Reagan Democrats not back in fold Perot gained votes at Bush's expense

November 05, 1992|By Patrick Gilbert and Meredith Schlow | Patrick Gilbert and Meredith Schlow,Staff Writers Staff writer Larry Carson contributed to this article.

Despite Bill Clinton's victory in Tuesday's election, Democratic efforts to win back suburban blue-collar votes in presidential races fell short in the old smokestack areas of eastern Baltimore County.

But the Republicans couldn't hold on to blue-collar voters, either. The big turnout for independent Ross Perot indicates that the blue-collar vote is still up for grabs.

An analysis of results in seven blue-collar precincts whose voters switched from the Democrats to the Republicans during the Reagan years showed that Mr. Clinton actually fared slightly worse than Democrat Michael Dukakis did in 1988.

Mr. Clinton won a plurality in all seven precincts, but his victory was the result of President Bush's losses -- and the appeal of Mr. Perot.

For example, voters at the the Middle River Volunteer Fire Department gave Mr. Clinton 40 percent, a little less than the 41 percent Mr. Dukakis pulled four years ago.

But President Bush's percentage fell from 59 percent to 38 percent while Mr. Perot got 22.4 percent.

In fact, Mr. Perot got almost 21 percent of the total vote in the seven blue-collar precincts -- which was above his national total of 19 percent and his Maryland total of 15 per- cent.

At Essex Elementary School, Mr. Clinton took 44 percent of the vote, about 10 percentage points less than Mr. Dukakis had four years ago. But the story here was still Mr. Perot. At 26 percent, he was just four points behind Mr. Bush.

Dave Crites, a Vietnam veteran, said that there was only one clear choice for him: Ross Perot.

"I trust Perot more than the other two, especially Bill Clinton," Mr. Crites said. "I served in Vietnam, and Mr. Clinton's draft-dodging was an important issue to me. I voted for Bush before, but I was tired of him. I wanted a change, and that change was Ross Perot."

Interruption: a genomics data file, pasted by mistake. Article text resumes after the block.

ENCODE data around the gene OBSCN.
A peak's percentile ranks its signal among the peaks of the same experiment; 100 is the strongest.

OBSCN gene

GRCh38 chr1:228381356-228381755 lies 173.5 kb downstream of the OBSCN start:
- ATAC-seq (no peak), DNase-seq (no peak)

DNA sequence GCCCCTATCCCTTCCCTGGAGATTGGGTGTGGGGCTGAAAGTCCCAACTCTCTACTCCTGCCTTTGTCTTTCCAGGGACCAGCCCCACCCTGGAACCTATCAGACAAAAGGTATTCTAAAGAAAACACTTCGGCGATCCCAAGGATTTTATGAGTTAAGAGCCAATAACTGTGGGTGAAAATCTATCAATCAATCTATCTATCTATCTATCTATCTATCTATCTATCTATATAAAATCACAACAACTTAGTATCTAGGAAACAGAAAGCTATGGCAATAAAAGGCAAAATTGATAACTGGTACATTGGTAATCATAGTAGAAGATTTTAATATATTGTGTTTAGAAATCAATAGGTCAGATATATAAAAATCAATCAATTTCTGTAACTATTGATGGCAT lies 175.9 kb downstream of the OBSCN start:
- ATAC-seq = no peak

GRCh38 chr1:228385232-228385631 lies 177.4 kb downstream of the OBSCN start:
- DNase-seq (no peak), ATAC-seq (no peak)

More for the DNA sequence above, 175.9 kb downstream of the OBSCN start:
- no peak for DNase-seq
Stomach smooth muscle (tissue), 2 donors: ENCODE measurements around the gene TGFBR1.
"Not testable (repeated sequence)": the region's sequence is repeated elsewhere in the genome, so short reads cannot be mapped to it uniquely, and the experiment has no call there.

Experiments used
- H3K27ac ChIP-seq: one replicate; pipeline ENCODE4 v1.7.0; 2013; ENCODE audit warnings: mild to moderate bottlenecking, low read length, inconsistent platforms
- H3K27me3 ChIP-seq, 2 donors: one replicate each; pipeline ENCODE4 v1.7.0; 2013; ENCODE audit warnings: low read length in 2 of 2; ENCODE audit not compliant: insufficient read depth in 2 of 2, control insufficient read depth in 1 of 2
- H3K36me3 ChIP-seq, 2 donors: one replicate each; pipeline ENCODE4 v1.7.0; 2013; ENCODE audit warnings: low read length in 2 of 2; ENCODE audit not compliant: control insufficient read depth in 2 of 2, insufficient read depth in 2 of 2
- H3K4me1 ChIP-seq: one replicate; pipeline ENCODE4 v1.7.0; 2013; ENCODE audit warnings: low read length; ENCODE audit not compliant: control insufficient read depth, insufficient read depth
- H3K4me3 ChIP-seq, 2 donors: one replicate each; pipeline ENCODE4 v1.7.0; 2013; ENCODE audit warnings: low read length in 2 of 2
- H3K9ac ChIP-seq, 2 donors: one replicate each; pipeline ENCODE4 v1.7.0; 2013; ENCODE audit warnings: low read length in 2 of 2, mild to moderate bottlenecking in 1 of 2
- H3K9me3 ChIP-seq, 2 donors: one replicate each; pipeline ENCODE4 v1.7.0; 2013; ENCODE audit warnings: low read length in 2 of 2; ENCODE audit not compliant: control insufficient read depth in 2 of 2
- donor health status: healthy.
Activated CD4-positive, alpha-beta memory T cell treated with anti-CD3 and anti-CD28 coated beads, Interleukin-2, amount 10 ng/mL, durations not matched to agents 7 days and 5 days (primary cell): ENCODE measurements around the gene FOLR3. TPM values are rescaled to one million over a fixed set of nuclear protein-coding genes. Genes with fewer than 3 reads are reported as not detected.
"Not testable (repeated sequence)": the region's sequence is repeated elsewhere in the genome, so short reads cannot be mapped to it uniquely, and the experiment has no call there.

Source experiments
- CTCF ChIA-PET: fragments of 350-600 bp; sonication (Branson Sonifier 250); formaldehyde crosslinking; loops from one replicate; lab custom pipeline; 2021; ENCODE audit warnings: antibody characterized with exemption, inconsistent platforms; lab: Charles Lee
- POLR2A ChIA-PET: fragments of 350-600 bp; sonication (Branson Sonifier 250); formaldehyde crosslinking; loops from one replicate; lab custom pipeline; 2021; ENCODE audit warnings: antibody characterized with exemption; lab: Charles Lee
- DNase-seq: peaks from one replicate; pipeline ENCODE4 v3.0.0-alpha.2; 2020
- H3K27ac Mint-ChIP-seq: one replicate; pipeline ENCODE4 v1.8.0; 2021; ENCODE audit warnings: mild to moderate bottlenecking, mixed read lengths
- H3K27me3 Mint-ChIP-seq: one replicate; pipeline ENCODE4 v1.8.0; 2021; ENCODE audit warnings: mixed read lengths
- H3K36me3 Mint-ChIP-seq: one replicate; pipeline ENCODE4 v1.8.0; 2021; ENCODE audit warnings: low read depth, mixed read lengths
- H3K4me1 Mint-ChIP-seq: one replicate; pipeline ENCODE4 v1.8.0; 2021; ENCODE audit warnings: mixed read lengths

Anita Nally, 33, a Democrat and a sales clerk at Ames Department Store, also chose Mr. Perot.

"He'll make a good president," she said after voting at Colgate Elementary School in Eastwood. "He wants to get us American people back to work and keep taxes low for the working class.

"I voted for Bush, and it was a dumb mistake. Ross Perot won't keep putting us in a rut. We needed a change," he said.

Many voters who deserted the president for Mr. Clinton or Mr. Perot said that their main reason was a desire for change.

Frank Poremba, 36, a locomotive engineer for Conrail and self-described Reagan Democrat, voted for President Reagan in 1984 and Mr. Bush in 1988. Tuesday, he came back to the Democratic fold.

"Bush did nothing as president," said Mr. Poremba, who voted at Rosedale American Legion Post 180. "Although I voted for Reagan and Bush before, I realize now those choices were a mistake. I thought it was time for a change, and Clinton was the best candidate to bring us that change."

County Councilman Vincent J. Gardina, D-5th, whose district includes four of the seven precincts studied, said that the Perot phenomenon illustrates the willingness of today's blue-collar voter to look past party affiliation and more at the candidates themselves.

"I think people were looking for simplistic solutions to the complex problems facing them, and Ross Perot gave them that," Mr. Gardina said.

"They identified more with Perot, and maybe they failed to grasp Clinton's more detailed solutions," he said. "As for Bush, there just was a lot of general dissatisfaction out there."

SUBURBAN VOTERS

Although Bill Clinton won Tuesday's presidential election, the Democratic Party has not recaptured the suburban blue-collar voters who deserted the party during the Reagan years. Many of those voters picked independent Ross Perot this time. This chart shows the percentage of votes going to each party in presidential elections in seven key blue-collar precincts in eastern Baltimore County since 1976.

Year .. .. Dem. .. .. Rep. .. Ind.

1976 .. .. 62.2 .. .. 37.8

1980 .. .. 56.7 .. .. 43.3

1984 .. .. 45.9 .. .. 54.1

1988 .. .. 49.4 .. .. 50.6

1992 .. .. 47.2 .. .. 32.1 .. 20.7

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